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The Origin of the Word “Soccer”
Today I found out the origin of the word “soccer”. For all you out there who love to complain when Americans, and certain others, call “Football”, “Soccer”, you should know that it was the British that invented the word and it was also one of the first names of what we now primarily know of as “Football”.
In fact, in the early days of the sport among the upper echelons of British society, the proper term for the sport was “Soccer”. Not only that, but the sport being referred to as “Soccer” preceded the first recorded instance of it being called by the singular word “Football” by about 18 years. This happening when it became more popular with the middle and lower class. When that happened, the term “Football” gradually began dominating over “Soccer” and the then official name “Association Football”.
Article by Daven Hiskey June 23, 2010
For more information, go to the *Today I found out* website.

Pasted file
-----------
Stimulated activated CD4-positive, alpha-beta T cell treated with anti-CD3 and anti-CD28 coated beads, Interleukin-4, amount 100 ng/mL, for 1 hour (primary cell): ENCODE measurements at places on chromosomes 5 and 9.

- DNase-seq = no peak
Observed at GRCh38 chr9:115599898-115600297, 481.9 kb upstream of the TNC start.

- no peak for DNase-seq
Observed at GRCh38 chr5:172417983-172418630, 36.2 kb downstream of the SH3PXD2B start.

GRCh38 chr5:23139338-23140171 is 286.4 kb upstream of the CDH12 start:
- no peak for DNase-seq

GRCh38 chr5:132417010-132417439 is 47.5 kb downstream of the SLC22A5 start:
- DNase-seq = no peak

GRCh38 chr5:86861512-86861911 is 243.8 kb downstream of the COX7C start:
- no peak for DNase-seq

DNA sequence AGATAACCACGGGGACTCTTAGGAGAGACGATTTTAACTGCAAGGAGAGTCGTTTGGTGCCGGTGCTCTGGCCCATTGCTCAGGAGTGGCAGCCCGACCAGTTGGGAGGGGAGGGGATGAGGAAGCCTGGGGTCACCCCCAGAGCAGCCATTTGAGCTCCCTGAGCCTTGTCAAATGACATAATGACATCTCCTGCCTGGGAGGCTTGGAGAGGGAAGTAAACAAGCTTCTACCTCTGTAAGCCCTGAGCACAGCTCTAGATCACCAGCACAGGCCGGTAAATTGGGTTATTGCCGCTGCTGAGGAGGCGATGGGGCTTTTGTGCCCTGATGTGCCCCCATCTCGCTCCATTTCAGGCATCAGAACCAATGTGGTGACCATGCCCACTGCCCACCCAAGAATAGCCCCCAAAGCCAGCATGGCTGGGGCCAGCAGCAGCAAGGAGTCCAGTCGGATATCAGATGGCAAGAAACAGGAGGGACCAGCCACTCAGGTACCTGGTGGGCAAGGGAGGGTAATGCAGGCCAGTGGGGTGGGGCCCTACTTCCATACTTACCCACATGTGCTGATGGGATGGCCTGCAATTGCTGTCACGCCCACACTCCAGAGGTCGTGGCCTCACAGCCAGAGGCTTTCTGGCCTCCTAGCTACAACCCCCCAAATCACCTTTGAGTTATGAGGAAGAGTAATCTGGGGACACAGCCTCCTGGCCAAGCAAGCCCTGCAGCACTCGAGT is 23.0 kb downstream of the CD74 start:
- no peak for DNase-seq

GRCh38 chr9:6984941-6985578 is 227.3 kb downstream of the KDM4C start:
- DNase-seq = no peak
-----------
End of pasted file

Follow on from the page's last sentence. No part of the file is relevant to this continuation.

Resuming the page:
Once again, spot-on Jul, very well said.
The article you have selected actually shoots you down in flames.
"on October 26th, 1863, a group of teams in England ... formed the rules for “Association Football” ...
Now British school boys of the day liked to nickname everything ... They also liked to add the ending “er” to these nicknames. Thus Rugby was, at that time, popularly called “Rugger”. Association Football was then much better known as “Assoccer”, which quickly just became “Soccer”.
So out of 'Association Football' came the word soccer. How can you argue differently?
- 1 Reply to Ms Comb-Over 2013
"In 1363, King Edward III of England issued a proclamation banning "...handball, football, or hockey; coursing and #$%$-fighting, or other such idle games", showing that "football" was being differentiated from games as they involved other parts of the body, such as handball, not simply because it was played on foot."
You and jul are BOTH wrong, as usual!